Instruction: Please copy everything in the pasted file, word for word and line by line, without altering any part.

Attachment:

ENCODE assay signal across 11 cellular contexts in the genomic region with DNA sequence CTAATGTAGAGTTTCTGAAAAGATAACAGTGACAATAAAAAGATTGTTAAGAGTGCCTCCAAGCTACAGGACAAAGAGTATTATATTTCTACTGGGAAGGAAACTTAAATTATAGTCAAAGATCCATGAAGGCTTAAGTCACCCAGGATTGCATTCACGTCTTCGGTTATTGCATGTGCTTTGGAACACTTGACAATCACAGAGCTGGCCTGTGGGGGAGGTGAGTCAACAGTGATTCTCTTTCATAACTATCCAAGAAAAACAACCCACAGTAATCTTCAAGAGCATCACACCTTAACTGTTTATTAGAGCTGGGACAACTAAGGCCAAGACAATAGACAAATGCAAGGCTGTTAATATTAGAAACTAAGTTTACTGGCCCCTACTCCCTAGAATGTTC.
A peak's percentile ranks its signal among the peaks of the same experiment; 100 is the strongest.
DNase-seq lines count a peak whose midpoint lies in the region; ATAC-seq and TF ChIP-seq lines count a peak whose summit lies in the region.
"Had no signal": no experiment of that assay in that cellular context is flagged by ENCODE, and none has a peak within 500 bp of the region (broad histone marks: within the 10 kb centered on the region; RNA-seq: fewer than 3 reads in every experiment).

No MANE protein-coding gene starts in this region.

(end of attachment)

ENCODE assay signal across 11 cellular contexts in the genomic region with DNA sequence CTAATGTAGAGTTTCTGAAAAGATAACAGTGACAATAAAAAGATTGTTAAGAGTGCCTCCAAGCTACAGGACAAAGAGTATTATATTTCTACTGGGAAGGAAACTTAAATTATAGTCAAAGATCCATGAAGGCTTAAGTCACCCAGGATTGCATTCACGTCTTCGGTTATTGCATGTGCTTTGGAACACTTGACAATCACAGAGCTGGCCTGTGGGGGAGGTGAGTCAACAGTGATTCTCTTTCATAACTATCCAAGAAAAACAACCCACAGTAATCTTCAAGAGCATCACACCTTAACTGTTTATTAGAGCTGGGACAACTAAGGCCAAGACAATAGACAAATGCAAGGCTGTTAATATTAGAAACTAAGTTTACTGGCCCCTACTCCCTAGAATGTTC.
A peak's percentile ranks its signal among the peaks of the same experiment; 100 is the strongest.
DNase-seq lines count a peak whose midpoint lies in the region; ATAC-seq and TF ChIP-seq lines count a peak whose summit lies in the region.
"Had no signal": no experiment of that assay in that cellular context is flagged by ENCODE, and none has a peak within 500 bp of the region (broad histone marks: within the 10 kb centered on the region; RNA-seq: fewer than 3 reads in every experiment).

No MANE protein-coding gene starts in this region.